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Microsoft data platform gets new cloud, on-prem features

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Microsoft released a second preview of SQL Server 2019 and said users can now run applications in either on-premises SQL Server systems or its Azure SQL Database cloud service.

The Microsoft data platform is the primary focus of the annual PASS Summit user conference. And Microsoft made noteworthy moves on both the cloud and on-premises versions of its SQL Server technology at this year's event, including a second preview release of SQL Server 2019.

The release follows the initial one that Microsoft made available in September as part of its Community Technology Preview (CTP) program. The CTP 2.1 preview adds enhanced query processing and diagnostics features, and it lets users run R and Python applications in the big data clusters that can be set up in SQL Server 2019 with the Spark processing engine and the Hadoop Distributed File System.

New previews are due out on a monthly basis until SQL Server 2019 is ready for commercial release, said Rohan Kumar, corporate vice president in charge of Azure data services and SQL Server engineering at Microsoft. The company wants to create "a trickle effect" of added features for early users to try out and then react quickly to their feedback, he added in a keynote speech at PASS Summit 2018 in Seattle.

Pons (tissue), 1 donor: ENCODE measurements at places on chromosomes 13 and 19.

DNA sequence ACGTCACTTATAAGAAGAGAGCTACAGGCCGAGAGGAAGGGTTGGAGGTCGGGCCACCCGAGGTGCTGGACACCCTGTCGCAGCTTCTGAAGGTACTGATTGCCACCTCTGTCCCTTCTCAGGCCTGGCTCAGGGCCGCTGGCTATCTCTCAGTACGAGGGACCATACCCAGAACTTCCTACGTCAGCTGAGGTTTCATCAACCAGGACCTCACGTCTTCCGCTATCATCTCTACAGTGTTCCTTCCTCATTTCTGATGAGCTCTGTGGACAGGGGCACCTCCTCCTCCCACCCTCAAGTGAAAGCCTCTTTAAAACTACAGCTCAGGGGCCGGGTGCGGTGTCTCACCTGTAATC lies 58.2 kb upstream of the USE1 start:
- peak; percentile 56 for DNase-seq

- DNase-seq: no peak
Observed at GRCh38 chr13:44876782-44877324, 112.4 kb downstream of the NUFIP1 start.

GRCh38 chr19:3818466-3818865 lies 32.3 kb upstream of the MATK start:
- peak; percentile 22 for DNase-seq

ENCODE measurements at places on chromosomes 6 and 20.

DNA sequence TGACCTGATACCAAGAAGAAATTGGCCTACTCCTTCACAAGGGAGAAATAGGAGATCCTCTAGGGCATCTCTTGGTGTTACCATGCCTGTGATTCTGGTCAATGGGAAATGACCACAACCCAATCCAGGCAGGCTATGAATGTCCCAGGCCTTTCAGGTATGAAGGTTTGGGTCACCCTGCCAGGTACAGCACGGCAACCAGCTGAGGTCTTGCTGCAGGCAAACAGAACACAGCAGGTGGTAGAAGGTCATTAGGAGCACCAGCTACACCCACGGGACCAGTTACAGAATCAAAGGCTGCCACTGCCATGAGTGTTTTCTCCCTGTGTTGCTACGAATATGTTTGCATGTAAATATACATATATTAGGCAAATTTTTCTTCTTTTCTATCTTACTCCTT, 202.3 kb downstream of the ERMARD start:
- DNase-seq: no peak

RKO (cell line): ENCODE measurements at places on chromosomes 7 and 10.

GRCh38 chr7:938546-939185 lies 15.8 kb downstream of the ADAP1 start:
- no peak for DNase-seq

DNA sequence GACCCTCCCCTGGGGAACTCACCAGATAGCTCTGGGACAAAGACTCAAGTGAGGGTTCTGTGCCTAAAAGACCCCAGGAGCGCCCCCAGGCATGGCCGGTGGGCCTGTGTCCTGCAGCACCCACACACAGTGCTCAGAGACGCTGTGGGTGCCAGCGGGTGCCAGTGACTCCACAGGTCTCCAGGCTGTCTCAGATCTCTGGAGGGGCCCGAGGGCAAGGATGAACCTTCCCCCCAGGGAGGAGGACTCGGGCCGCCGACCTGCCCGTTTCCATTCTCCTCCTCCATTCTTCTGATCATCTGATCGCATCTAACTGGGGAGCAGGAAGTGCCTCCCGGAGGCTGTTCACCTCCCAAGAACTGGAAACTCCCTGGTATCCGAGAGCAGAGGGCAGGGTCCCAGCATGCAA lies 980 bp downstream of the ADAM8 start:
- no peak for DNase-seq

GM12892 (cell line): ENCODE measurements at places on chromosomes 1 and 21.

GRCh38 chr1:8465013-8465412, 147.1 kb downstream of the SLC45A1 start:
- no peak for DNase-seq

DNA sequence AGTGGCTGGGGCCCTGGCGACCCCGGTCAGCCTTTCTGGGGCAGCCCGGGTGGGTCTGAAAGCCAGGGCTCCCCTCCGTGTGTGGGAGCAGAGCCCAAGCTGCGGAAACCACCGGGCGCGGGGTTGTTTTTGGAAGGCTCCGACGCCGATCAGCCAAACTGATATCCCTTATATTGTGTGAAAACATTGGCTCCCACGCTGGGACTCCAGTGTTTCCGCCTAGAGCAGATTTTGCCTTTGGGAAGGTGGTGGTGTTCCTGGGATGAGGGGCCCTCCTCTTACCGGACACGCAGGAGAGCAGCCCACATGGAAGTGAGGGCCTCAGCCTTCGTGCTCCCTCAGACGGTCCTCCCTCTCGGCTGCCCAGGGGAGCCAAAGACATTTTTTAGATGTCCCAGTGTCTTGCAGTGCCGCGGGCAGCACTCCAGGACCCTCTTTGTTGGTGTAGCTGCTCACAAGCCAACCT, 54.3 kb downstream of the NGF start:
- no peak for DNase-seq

Microsoft also detailed a version of Azure SQL Database, the cloud offshoot of SQL Server, that Kumar said will enable users to move on-premises SQL Server applications to the cloud without having to make any changes to the applications. Making that possible was "an incredibly high bar" for the Microsoft data platform team to get over, he said. "It took us two or two-and-a-half years to get that right."

Microsoft executive Rohan Kumar at PASS Summit 2018
Rohan Kumar, Microsoft's vice president of engineering for Azure data services and SQL Server, speaks at PASS Summit 2018.

But with the high-end Azure SQL Database Managed Instance edition that's due out Dec. 1, the cloud database software is "100% ready" to handle any SQL Server applications, according to Kumar. SQL Server users can "decide which applications stay on premises and which get migrated to the cloud," he said.

TechTarget editors in this episode of the Talking Data podcast series discuss those and other Microsoft data platform developments highlighted at the PASS event. With SQL Server 2019 being the third release in four years, the podcast also examines Microsoft's accelerated development pace on the software.

In addition, the podcast looks at what the new developments mean for users who need to upgrade their databases because of Microsoft's to end support for SQL Server 2008 and 2008 R2 in July 2019.